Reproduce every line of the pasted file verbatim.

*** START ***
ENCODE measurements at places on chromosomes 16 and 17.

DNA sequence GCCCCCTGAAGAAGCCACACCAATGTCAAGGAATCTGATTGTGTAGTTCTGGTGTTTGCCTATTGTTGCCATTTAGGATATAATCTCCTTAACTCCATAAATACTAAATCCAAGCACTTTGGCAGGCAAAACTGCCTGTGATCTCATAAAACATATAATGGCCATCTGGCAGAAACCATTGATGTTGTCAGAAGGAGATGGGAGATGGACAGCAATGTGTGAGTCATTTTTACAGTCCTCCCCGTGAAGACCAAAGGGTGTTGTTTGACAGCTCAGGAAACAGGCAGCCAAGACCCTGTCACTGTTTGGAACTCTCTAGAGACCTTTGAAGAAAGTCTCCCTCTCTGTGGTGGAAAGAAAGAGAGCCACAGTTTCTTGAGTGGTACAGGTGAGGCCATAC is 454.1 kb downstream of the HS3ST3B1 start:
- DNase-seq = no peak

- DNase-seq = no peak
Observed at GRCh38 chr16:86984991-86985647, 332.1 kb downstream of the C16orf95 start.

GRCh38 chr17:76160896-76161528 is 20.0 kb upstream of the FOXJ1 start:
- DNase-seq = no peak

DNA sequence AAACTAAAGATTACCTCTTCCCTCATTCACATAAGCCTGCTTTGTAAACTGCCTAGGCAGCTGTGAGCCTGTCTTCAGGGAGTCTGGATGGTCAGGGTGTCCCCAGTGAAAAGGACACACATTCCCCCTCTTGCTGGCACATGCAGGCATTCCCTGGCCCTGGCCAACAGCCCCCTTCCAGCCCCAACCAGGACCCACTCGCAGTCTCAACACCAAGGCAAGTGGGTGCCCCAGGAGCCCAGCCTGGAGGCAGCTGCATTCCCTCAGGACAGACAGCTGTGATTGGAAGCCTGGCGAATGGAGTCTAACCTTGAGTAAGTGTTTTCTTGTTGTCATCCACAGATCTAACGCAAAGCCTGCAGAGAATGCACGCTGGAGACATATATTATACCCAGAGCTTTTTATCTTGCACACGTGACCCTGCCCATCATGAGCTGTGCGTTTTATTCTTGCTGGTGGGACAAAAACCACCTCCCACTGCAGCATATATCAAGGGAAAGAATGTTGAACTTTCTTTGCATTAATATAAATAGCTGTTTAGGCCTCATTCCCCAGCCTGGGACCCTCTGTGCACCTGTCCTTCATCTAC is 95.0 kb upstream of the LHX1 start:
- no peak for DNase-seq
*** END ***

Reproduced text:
ENCODE measurements at places on chromosomes 16 and 17.

DNA sequence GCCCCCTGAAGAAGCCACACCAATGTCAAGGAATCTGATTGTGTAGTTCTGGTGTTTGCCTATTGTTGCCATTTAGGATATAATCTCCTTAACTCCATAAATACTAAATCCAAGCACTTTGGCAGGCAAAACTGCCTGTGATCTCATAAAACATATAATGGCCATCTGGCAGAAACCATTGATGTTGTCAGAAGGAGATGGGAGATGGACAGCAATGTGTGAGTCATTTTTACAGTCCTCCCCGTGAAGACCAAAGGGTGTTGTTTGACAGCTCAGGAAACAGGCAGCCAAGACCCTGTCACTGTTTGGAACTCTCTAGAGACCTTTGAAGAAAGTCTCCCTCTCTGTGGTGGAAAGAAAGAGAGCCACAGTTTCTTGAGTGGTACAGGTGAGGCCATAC is 454.1 kb downstream of the HS3ST3B1 start:
- DNase-seq = no peak

- DNase-seq = no peak
Observed at GRCh38 chr16:86984991-86985647, 332.1 kb downstream of the C16orf95 start.

GRCh38 chr17:76160896-76161528 is 20.0 kb upstream of the FOXJ1 start:
- DNase-seq = no peak

DNA sequence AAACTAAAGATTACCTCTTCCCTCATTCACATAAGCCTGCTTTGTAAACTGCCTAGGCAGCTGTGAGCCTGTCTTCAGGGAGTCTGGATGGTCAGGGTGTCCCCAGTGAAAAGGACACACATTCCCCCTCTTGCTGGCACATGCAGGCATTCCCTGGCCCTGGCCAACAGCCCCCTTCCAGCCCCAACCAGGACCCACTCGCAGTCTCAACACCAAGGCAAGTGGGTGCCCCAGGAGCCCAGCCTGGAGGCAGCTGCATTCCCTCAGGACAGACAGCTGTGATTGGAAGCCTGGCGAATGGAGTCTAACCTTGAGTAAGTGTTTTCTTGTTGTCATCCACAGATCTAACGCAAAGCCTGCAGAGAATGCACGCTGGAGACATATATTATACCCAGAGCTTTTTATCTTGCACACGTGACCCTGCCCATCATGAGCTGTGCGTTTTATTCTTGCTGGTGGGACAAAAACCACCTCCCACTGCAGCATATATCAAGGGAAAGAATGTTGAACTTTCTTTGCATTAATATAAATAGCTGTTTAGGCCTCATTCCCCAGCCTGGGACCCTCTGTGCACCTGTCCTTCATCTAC is 95.0 kb upstream of the LHX1 start:
- no peak for DNase-seq